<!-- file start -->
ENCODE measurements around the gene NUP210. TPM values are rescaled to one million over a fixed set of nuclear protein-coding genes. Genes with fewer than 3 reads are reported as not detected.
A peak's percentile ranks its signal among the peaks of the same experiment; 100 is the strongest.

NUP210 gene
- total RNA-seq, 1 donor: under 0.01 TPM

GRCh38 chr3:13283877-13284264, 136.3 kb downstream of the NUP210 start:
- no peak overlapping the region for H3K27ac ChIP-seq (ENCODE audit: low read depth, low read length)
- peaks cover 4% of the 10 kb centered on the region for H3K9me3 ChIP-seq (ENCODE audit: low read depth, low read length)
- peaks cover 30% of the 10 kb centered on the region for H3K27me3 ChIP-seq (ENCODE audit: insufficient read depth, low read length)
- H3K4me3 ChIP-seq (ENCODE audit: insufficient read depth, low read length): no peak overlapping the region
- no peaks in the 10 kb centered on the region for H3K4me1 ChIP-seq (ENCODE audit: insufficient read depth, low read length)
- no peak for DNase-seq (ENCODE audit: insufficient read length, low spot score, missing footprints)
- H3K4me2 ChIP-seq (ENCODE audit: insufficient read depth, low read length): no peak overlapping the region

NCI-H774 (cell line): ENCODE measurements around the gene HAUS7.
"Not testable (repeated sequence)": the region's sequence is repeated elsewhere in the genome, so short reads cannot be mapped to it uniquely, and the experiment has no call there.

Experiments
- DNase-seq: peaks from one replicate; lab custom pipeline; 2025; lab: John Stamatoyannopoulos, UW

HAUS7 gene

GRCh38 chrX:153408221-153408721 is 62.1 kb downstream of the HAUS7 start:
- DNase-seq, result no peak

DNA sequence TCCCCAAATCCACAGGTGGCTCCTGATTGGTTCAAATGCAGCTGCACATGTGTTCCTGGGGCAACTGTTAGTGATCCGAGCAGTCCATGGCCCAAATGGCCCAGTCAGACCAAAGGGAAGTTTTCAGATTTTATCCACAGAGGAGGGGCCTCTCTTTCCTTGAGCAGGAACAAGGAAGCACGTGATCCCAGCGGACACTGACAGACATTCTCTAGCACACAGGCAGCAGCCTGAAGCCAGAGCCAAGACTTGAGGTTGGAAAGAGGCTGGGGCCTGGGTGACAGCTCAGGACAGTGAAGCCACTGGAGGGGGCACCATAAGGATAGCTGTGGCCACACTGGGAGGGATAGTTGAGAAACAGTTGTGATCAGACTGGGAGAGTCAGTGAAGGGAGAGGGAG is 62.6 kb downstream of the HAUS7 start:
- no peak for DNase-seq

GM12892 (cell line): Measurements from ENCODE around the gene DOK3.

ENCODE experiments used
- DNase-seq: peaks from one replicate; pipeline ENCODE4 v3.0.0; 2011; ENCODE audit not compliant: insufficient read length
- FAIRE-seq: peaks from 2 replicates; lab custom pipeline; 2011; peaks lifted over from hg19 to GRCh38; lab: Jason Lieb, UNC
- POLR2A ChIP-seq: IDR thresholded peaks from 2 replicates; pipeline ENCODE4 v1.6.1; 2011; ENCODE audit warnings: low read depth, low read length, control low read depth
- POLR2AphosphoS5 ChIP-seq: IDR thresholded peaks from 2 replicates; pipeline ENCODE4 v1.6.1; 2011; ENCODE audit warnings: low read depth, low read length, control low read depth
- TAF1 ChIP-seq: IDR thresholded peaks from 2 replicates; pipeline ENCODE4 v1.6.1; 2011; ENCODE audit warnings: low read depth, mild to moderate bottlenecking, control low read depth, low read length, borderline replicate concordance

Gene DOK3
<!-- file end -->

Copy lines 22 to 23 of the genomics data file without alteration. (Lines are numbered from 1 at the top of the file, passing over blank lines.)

GM12892 (cell line): Measurements from ENCODE around the gene DOK3.

ENCODE experiments used